ALFRED ADLER by Phyllis Bottome


Email this review


A former student and patient tells the story of one of the pioneers in psychiatry -- at his request -- with material gathered from his notes, personal experiences, etc. -- which falls into three periods. The first with the foundations of his science, childhood and early conditioning toward medicine; second, fruition in Viennese State schools, years of collaboration with Freud and the undignified break with him, and third, his evolution into extreme humanity during his last years. His contributions to psychiatry, chiefly the theory of the inferiority complex, his allied psychiatric activities, child clinics, criminology, teaching and lecturing in Europe and America, where he finally settled, are outlined. Though flaws in the master are recognized, this is primarily an intense eulogy but the paradoxical character of the man comes through -- sensitive, not tempered, frank yet subtle, concilatory yet occasionally ruthless and essentially a human personality. Special interest market.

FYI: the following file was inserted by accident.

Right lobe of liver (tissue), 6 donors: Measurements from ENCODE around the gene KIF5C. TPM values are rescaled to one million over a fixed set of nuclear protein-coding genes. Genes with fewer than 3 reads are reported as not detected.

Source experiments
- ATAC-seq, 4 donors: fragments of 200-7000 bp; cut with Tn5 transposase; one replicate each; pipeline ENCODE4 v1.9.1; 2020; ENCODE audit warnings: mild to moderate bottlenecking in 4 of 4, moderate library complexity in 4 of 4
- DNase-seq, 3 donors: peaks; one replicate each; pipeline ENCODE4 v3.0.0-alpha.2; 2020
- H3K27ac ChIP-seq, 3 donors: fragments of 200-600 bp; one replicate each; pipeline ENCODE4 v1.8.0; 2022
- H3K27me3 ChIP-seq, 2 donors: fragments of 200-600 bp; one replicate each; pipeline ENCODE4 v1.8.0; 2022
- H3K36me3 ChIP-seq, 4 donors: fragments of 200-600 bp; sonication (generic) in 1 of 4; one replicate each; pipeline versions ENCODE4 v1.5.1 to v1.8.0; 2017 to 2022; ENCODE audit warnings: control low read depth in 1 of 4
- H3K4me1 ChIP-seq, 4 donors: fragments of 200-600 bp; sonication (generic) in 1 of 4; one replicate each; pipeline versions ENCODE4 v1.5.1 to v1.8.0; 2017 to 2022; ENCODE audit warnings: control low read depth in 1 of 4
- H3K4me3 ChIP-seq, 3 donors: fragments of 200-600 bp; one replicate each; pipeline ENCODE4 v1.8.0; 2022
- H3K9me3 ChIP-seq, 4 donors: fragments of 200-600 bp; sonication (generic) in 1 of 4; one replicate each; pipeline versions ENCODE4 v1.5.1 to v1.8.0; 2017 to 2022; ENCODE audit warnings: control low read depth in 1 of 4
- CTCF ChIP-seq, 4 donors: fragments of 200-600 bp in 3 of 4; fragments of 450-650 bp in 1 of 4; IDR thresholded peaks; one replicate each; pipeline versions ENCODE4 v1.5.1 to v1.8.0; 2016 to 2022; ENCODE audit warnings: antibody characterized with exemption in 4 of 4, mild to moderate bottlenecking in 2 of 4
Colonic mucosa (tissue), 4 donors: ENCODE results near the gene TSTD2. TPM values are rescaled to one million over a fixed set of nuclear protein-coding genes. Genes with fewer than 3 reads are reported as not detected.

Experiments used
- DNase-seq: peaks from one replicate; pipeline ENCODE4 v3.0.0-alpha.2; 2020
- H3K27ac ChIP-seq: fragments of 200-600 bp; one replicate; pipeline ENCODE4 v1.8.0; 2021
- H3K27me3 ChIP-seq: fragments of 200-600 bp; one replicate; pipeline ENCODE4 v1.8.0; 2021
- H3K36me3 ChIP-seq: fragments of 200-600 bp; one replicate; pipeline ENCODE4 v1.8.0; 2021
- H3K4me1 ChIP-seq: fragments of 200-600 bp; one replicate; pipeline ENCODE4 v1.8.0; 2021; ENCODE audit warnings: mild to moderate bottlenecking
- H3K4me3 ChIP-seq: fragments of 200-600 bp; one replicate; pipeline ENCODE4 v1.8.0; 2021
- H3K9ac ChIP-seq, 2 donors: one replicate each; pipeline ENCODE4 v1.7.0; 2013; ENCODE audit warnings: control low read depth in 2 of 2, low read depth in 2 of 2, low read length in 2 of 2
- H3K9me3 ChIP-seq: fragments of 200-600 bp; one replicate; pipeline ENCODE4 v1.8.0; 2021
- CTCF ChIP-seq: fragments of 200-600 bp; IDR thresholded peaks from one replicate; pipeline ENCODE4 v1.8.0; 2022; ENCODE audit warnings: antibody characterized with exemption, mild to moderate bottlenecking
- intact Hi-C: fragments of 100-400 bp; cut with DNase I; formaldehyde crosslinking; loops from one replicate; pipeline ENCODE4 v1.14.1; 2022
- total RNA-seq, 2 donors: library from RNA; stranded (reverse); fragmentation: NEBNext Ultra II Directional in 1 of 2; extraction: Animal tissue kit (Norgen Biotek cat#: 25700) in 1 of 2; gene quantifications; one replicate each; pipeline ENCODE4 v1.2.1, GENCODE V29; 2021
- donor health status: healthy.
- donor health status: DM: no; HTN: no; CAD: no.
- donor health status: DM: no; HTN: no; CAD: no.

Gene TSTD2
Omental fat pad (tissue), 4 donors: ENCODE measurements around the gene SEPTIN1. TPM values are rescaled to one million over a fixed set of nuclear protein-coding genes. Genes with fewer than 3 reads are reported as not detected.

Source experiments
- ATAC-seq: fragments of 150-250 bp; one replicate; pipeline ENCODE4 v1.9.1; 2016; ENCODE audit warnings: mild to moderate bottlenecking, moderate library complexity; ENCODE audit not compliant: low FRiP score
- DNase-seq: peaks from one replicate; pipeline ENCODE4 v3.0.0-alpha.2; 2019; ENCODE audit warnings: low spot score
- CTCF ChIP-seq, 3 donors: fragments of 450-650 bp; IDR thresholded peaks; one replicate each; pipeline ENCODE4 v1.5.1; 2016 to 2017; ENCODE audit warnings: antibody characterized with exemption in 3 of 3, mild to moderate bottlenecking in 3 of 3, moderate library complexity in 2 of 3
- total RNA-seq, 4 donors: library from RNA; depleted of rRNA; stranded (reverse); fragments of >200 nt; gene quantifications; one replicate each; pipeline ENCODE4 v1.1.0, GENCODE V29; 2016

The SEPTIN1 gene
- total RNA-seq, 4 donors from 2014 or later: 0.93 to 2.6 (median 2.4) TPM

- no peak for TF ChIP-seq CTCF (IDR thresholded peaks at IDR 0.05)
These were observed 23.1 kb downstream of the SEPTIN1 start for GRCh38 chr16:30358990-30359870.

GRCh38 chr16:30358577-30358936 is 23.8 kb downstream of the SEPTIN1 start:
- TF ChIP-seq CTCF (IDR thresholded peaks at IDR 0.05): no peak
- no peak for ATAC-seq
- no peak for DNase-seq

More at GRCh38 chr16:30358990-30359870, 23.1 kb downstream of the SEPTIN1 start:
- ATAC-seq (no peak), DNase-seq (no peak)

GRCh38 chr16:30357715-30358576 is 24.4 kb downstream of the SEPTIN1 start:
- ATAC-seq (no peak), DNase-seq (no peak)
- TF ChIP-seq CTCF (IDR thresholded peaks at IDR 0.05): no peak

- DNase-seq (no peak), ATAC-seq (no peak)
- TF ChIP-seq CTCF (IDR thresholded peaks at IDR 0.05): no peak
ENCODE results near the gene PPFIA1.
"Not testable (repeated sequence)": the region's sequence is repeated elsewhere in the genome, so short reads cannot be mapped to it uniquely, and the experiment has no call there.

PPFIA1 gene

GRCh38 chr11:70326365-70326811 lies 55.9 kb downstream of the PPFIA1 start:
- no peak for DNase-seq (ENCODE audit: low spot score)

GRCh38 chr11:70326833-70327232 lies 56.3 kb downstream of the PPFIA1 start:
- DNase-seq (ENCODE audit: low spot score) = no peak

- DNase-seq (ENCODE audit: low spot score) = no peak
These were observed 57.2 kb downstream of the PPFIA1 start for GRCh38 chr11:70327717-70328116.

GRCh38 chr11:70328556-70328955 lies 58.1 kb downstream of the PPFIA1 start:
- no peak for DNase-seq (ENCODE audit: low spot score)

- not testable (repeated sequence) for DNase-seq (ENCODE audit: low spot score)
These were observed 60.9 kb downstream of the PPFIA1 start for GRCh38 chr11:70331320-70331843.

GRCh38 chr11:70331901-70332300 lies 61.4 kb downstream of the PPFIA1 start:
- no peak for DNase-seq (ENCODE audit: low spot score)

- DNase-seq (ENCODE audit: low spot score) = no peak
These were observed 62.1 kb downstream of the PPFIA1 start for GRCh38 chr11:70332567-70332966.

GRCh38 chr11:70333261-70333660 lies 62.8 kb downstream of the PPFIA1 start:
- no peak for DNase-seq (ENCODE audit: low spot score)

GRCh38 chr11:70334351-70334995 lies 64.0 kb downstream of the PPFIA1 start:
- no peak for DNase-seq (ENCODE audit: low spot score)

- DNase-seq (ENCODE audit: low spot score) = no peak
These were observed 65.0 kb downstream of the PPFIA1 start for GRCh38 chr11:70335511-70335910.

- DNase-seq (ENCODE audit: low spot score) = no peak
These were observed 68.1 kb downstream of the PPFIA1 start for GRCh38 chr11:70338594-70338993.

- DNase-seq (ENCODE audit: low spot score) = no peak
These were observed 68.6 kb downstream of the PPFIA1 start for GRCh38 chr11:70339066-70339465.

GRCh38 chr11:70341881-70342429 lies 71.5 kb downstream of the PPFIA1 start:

Pub Date: Oct. 5th, 1939
Publisher: Putnam